Jit đź’ś OSV Scanner

At Jit, we leverage OSV Scanner to enhance software security, as well as compliance. First, it’s integrated to enable code scanning leveraging some of the most popular programming languages in our ecosystem.  In addition, this support is constantly growing and evolving based on our users’ needs and feedback––and only recently greater support was added such as support for the Java package manager Maven, based on growing demand.  

Another great feature is the license scanning that augments the code scanning capability. By utilizing its license scanning capabilities, Jit is able to identify and flag potential licensing issues within dependencies. 

a screenshot of a computer screen with a number of lines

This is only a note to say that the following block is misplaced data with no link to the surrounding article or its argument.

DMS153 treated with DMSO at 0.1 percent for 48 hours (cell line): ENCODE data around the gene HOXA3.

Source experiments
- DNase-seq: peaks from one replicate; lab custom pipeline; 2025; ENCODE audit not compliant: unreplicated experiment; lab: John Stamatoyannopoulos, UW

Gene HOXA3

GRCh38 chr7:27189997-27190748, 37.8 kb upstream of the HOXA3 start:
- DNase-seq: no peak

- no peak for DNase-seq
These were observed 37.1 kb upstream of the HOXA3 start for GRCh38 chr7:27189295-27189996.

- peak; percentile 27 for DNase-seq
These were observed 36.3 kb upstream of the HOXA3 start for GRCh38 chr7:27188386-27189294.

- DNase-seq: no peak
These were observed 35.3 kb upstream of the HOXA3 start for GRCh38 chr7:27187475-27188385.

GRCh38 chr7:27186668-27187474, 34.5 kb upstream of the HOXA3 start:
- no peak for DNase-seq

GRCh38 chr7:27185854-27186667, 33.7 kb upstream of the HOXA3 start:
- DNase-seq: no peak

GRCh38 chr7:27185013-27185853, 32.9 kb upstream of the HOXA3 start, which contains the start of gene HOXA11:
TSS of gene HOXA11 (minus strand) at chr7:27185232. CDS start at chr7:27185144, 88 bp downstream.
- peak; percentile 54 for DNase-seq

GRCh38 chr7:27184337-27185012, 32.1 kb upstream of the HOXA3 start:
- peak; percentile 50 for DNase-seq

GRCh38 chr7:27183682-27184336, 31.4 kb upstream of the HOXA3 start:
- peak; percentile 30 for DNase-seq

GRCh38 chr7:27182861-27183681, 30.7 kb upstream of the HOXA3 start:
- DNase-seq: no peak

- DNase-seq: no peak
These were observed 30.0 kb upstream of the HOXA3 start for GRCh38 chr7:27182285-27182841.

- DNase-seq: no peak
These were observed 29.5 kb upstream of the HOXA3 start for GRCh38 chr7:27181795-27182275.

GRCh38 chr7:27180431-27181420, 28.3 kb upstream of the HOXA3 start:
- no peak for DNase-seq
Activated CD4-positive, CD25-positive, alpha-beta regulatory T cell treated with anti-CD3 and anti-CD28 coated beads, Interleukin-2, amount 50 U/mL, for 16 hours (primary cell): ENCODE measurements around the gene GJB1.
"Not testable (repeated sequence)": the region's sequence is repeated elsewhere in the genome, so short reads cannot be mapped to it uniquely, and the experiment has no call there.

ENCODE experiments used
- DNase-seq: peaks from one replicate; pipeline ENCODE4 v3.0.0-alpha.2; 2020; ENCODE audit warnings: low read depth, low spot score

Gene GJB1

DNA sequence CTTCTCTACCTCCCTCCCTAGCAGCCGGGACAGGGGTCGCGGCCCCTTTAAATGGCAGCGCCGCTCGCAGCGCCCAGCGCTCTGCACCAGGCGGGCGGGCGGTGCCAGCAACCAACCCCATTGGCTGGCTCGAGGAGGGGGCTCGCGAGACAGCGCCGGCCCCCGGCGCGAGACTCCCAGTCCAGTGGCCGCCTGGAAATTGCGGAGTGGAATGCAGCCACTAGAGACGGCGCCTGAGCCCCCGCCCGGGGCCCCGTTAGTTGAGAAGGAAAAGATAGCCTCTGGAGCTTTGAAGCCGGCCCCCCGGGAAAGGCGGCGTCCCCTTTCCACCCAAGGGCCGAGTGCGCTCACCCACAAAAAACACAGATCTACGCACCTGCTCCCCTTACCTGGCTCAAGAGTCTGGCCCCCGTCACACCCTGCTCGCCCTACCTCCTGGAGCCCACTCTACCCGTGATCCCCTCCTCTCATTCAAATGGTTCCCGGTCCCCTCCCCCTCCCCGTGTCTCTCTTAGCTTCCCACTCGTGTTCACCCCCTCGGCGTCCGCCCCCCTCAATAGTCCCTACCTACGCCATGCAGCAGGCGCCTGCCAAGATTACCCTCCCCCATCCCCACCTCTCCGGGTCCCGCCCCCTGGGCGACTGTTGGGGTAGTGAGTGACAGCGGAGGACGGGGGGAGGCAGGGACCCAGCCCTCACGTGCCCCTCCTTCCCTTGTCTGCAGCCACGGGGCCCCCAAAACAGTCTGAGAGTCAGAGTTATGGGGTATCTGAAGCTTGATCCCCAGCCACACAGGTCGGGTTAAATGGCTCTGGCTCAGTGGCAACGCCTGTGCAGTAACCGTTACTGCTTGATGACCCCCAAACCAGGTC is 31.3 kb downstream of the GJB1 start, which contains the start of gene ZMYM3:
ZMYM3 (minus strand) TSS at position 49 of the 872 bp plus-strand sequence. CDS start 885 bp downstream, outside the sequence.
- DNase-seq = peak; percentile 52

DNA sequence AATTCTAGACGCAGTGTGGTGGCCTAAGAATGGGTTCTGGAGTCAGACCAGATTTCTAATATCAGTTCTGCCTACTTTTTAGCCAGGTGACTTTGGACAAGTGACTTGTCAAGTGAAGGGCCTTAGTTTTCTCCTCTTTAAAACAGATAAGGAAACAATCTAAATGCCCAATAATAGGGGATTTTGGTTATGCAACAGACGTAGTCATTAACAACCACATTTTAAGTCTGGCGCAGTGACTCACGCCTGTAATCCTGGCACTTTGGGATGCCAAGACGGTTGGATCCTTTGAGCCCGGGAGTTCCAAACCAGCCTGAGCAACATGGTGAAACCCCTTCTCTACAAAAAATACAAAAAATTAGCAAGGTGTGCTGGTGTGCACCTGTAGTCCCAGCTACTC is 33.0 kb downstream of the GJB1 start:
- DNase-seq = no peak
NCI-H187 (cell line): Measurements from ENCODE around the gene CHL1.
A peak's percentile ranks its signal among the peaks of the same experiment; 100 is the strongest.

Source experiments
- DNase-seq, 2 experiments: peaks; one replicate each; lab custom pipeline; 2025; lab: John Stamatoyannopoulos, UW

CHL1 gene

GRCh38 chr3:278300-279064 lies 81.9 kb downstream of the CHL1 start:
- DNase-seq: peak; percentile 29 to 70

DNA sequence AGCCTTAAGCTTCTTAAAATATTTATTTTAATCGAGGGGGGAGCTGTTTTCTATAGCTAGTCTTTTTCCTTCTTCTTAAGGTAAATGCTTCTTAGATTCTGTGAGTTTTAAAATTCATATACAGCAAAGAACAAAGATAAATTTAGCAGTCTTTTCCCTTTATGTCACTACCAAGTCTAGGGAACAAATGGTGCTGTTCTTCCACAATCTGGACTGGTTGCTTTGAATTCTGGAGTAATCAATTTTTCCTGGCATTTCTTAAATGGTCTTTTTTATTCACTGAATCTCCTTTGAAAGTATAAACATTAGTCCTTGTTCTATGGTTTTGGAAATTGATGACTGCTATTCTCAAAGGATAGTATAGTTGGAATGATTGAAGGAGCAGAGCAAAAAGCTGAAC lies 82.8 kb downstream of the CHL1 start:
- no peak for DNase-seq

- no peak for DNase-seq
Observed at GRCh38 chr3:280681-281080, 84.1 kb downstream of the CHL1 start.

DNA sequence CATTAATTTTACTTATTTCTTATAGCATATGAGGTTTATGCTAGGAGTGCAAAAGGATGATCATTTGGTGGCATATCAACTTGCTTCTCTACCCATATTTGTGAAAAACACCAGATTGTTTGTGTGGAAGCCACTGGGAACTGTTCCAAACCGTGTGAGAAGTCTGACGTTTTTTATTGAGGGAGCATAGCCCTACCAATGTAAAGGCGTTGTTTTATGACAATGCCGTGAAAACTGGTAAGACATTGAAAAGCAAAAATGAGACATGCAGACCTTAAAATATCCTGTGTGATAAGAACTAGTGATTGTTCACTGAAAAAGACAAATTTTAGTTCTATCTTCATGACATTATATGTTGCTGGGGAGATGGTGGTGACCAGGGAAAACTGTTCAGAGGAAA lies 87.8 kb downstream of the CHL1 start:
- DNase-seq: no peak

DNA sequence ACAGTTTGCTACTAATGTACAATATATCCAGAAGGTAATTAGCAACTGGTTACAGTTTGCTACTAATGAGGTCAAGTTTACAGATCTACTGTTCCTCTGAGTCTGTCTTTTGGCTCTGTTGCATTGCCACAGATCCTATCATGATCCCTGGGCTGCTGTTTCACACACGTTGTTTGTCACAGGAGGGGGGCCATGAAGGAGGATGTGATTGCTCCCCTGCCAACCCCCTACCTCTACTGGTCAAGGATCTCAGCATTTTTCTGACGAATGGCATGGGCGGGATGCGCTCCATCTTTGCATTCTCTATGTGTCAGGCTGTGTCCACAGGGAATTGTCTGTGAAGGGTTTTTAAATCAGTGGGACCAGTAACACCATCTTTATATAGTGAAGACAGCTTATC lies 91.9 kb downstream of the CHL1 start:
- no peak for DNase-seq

In the above screenshot we use osv-scanner to scan a local repository’s licenses and we get a table summary of the licenses used in our project.

Below is an example of scanning an SBOM report for SCA vulnerabilities with osv-scanner:

a screen shot of a computer screen with a text description

TL;DR - OSV Scanner and You

As developers, we love our favorite programming language with an intensity that can drive us to flame wars of cultish fervor that will go down in the history books. That is why OSV Scanner is particularly handy, as it is a useful tool providing robust security for a wide breadth of programming languages, with the same unwavering quality, which is particularly useful for developers in polyglot environments who don’t want to have to qualify several OSS tools for the same job. 

OSV Scanner makes it possible for developers to fortify their applications and code against security vulnerabilities and licensing risks while integrating with best of breed ecosystem tools and standards to further improve security posture. With its many features, comprehensive vulnerability database, license scanning, integration with ecosystem standards and formats, OSV Scanner stands out as a reliable tool for developers to painlessly align with engineering security and compliance policies without breaking a sweat.